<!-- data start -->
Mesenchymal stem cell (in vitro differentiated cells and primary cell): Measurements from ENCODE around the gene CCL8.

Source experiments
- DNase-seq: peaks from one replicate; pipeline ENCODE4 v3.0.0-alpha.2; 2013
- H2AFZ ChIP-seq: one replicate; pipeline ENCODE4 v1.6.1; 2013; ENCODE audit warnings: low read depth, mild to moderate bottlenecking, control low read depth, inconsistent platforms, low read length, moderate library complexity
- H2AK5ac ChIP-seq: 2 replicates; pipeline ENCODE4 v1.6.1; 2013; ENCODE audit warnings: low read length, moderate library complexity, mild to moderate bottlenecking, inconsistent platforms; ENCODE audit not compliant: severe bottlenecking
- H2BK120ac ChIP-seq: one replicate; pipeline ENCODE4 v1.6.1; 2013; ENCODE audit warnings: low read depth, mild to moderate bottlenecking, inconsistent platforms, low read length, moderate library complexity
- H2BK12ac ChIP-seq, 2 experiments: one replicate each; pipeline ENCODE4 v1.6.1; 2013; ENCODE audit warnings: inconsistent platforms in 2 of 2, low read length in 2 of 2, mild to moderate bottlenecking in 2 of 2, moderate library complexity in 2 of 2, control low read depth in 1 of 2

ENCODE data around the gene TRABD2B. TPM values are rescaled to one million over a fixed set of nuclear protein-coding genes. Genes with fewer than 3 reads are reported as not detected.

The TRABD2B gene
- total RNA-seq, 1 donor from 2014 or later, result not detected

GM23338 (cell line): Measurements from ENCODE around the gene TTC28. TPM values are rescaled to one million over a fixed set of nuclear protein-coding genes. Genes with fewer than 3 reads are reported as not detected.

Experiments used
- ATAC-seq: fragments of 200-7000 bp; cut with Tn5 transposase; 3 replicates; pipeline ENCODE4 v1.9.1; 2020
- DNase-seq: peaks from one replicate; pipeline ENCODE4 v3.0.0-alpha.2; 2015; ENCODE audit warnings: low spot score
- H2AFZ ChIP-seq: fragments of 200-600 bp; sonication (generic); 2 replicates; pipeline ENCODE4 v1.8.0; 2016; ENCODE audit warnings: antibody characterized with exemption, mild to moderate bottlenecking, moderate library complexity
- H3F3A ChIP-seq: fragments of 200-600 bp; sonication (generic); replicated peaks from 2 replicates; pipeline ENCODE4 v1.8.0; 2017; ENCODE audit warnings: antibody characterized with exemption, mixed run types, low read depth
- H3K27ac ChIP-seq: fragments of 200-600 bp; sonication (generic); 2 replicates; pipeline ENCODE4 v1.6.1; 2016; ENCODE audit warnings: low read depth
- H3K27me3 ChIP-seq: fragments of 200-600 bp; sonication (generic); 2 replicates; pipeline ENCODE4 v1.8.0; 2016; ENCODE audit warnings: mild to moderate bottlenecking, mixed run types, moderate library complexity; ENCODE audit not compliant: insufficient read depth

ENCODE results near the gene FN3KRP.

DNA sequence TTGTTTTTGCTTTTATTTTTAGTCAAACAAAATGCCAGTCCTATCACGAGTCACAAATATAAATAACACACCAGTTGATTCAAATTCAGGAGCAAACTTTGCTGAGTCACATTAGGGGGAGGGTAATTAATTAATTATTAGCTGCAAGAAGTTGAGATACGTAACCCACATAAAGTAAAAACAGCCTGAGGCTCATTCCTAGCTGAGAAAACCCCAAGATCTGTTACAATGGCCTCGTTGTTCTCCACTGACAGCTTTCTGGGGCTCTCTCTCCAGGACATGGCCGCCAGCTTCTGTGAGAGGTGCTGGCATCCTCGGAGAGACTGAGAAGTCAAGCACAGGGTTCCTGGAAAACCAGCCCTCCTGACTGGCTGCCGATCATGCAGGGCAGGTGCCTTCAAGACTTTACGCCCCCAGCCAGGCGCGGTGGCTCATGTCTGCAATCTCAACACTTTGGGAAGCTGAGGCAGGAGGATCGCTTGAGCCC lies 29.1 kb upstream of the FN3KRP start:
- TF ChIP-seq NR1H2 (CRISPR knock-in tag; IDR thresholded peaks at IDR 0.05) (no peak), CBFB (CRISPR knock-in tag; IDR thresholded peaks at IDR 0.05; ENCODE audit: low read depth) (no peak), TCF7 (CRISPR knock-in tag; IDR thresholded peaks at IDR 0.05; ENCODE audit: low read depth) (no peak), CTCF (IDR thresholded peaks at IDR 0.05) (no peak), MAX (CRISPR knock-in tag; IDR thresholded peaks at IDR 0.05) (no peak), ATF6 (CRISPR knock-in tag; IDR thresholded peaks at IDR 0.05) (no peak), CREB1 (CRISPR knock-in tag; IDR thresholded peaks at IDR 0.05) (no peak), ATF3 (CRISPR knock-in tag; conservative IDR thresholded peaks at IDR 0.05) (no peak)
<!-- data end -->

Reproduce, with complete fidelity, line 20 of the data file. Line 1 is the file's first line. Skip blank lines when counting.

DNA sequence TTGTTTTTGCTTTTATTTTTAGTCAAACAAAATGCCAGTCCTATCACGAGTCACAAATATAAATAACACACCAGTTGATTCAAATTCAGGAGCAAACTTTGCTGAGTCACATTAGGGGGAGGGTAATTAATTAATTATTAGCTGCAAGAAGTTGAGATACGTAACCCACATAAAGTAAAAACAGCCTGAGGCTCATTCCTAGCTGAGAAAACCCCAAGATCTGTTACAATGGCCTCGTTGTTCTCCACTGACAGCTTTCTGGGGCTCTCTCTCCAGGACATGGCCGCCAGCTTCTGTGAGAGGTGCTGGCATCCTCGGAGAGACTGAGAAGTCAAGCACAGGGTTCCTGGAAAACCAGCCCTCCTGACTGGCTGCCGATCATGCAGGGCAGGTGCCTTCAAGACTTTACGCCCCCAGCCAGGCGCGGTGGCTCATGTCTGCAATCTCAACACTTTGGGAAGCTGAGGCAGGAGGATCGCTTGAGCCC lies 29.1 kb upstream of the FN3KRP start: